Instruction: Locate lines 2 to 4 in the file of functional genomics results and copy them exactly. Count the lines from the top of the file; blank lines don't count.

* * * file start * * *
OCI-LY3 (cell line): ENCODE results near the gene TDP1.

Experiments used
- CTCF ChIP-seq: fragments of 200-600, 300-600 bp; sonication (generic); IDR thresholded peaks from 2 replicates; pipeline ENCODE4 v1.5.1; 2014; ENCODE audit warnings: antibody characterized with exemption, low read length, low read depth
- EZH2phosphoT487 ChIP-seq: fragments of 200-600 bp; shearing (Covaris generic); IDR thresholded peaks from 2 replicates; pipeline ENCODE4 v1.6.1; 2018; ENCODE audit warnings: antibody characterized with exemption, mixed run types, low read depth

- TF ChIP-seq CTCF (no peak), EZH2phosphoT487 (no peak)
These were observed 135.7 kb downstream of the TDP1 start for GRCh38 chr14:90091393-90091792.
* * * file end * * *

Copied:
Experiments used
- CTCF ChIP-seq: fragments of 200-600, 300-600 bp; sonication (generic); IDR thresholded peaks from 2 replicates; pipeline ENCODE4 v1.5.1; 2014; ENCODE audit warnings: antibody characterized with exemption, low read length, low read depth
- EZH2phosphoT487 ChIP-seq: fragments of 200-600 bp; shearing (Covaris generic); IDR thresholded peaks from 2 replicates; pipeline ENCODE4 v1.6.1; 2018; ENCODE audit warnings: antibody characterized with exemption, mixed run types, low read depth